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Evolving threat to tankers in Persian Gulf
Iranian forces have long emphasized asymmetrical tactics in the Straits of Hormuz. The seizure of the British flagged tanker Stena Impero (IMO: 9797400) on 19th July 2019, and boarding of the MV Mesda (IMO: 9452672) the same day, serve as a reminder of the ease with which Iran’s Islamic Revolutionary Guards Naval forces (IRGC-N) can approach tankers and other merchant ships in the Straits.

Although the boarding was conducted by fast-roping from a Mi-8 HIP helicopter, the tanker was first approached by multiple IRGC-N fast boats which placed themselves behind and on the port flank, i.e. the opposite side to the Iranian coast]:

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Boarding is the least of tanker’s worries however. The seizure of Stena Impero is a specific UK-Iran topic motivated by Iran’s desire to retaliate for the seizure of Grace 1 in Gibraltar. The greater threat comes from limpet mines, and Iran has developed new tactics to employ them against moving targets.

The 13th June attacks on two tankers near the Persian Gulf represent a new threat to shipping in these globally important shipping lanes. Two limpet mines were placed on each vessel (Front Altair and Kokuka Courageous) from a small boat. Limpet mines, by both tradition and design, are supposed to be attached below the waterline to maximize destruction. They use powerful magnets to cling to the ship's hull below the waterline and punch a hole in the steel plate and buckle internal bulkheads causing flooding, and ultimately sinking.
Iranian Covert Operations ship Saviz - Covert Shores

Modern tankers, by virtue of their size and construction, are not particularly vulnerable to diver-carried limpet mines however. There is only so much explosives that a diver can swim with. The attacks on four tankers at Fujairah on 12th involved below-waterline placement of the mines, although underwater drones have also been suggested. Damage was modest.
Iranian Covert Operations ship Saviz - Covert Shores

Placing a limpet mine beneath the waterline on a moving target isn't a viable tactic because of the flow of water. So the new tactic is improvised. It would however leave less evidence than rocket, torpedo or larger mine attacks. When placed above the waterline they are unlikely to cause serious flooding, but fire is a possibility as the Front Altair shows.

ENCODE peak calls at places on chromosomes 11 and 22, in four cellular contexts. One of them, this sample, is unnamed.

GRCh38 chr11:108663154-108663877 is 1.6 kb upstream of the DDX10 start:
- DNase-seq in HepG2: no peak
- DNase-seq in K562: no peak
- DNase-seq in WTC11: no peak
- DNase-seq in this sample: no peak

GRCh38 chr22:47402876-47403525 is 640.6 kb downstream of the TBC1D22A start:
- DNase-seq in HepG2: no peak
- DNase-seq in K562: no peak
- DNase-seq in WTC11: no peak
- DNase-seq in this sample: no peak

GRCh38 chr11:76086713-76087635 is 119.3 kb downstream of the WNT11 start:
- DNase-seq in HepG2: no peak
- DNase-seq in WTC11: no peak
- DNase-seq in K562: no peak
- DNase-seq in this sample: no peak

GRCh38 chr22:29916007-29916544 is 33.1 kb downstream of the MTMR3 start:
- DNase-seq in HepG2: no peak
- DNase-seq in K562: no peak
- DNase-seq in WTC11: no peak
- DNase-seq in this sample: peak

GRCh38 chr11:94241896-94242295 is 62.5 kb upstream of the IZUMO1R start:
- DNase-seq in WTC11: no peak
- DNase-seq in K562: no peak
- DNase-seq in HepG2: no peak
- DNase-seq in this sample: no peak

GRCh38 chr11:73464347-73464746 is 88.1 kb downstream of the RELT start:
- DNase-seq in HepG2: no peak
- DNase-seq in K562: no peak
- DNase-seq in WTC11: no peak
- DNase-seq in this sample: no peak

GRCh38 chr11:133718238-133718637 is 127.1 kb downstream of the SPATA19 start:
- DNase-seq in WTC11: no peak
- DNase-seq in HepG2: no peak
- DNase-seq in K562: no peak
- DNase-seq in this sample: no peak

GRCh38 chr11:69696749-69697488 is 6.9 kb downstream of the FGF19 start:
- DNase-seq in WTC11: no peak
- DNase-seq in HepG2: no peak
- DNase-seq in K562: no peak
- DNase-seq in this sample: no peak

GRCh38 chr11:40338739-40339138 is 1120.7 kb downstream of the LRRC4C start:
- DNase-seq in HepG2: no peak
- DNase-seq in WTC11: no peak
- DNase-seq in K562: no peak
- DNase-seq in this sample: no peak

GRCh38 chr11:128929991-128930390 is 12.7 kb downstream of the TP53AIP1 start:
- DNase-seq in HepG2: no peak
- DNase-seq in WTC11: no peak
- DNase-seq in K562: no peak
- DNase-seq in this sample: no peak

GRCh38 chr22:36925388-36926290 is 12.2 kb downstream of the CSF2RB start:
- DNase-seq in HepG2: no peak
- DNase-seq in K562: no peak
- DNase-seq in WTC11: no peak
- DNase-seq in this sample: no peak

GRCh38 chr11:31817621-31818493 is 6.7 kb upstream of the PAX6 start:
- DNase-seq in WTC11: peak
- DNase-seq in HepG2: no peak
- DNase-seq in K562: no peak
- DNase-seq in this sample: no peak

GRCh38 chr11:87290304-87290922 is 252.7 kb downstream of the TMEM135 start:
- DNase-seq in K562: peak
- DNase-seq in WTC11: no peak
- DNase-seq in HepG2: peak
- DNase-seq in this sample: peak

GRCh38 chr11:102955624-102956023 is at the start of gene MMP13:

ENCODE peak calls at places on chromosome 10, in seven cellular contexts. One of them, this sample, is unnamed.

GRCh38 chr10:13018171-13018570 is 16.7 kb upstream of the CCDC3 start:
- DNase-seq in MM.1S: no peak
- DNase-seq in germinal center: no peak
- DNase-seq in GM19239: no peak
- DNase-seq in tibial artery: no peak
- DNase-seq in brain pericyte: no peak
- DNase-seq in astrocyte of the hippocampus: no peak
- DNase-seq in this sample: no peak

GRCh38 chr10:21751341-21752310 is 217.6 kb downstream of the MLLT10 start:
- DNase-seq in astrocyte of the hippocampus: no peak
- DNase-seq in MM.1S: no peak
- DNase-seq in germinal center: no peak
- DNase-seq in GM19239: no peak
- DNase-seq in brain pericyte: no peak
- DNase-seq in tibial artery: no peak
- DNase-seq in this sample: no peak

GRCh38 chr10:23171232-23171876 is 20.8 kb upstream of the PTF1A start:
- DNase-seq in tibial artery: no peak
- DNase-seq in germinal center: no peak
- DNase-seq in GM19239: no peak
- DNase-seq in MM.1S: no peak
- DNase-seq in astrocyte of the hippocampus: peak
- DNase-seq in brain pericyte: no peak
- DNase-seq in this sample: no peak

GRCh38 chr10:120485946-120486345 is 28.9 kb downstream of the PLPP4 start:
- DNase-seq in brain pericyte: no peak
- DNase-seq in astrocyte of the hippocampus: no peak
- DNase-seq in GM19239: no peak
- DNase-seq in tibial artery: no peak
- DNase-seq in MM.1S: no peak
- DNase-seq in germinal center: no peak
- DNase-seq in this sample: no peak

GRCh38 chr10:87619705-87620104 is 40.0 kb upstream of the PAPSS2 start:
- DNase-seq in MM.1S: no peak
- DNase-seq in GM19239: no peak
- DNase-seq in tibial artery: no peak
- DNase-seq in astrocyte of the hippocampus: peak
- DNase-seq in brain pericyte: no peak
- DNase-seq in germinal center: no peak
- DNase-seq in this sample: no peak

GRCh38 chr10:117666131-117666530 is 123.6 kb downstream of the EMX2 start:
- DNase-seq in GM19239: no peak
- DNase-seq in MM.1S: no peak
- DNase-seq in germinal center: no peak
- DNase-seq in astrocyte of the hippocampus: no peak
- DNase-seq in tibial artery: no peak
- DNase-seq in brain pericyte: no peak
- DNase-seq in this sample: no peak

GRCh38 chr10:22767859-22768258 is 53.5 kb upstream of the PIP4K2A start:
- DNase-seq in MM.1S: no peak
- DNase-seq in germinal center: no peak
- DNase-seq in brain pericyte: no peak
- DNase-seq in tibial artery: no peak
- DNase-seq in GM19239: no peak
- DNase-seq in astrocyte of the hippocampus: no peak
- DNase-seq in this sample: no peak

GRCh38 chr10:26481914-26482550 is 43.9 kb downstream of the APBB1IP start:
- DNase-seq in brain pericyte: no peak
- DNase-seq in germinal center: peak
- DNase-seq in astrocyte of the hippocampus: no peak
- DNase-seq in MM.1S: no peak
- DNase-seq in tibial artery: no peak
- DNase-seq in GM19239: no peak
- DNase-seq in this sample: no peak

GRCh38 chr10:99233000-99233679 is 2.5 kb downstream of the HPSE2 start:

Iran's Revolutionary Guard (IRGC) routinely inspects international shipping movements from speedboats, frequently getting close enough to read the name. This practice verifies radar, radio and automatic identification system (AIS) credentials broadcasted by the ships, and sends the clear message that Iran could strangle the world's oil supply at this vulnerable choke point. There is very little that a civilian tanker can do to prevent contact, even when the Threat Level is at critical. A month after the above-waterline limpet mine attacks the Royal Navy frigate HMS Montrose used tactics to deter Iranian boats getting close to the British tanker British Heritage (IMO: 9682980). The July 19th incidents demonstrate that there are not enough escort vessels in the Straits to meet every approach.

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These inspections are routine and could provide cover for placing the mines.

The attacks went wrong however. One of the mines on failed to explode. An Iranian patrol boat later approached the tanker and removed it. Limpet mine fuses are often unreliable but mines typical have a reserve fuse designed to detonate it when another nearby mine explodes. This is called a sympathetic explosion . So ordinarily the first mine should have set off the second one. Possibly because the mines were above the waterline this didn't happen. Whatever the reason it left a smoking gun which helps navies and ship operators better assess how it likely happened, and potential tactics to defend it happening again.
Iranian Covert Operations ship Saviz - Covert Shores
Iranian Covert Operations ship Saviz - Covert Shores

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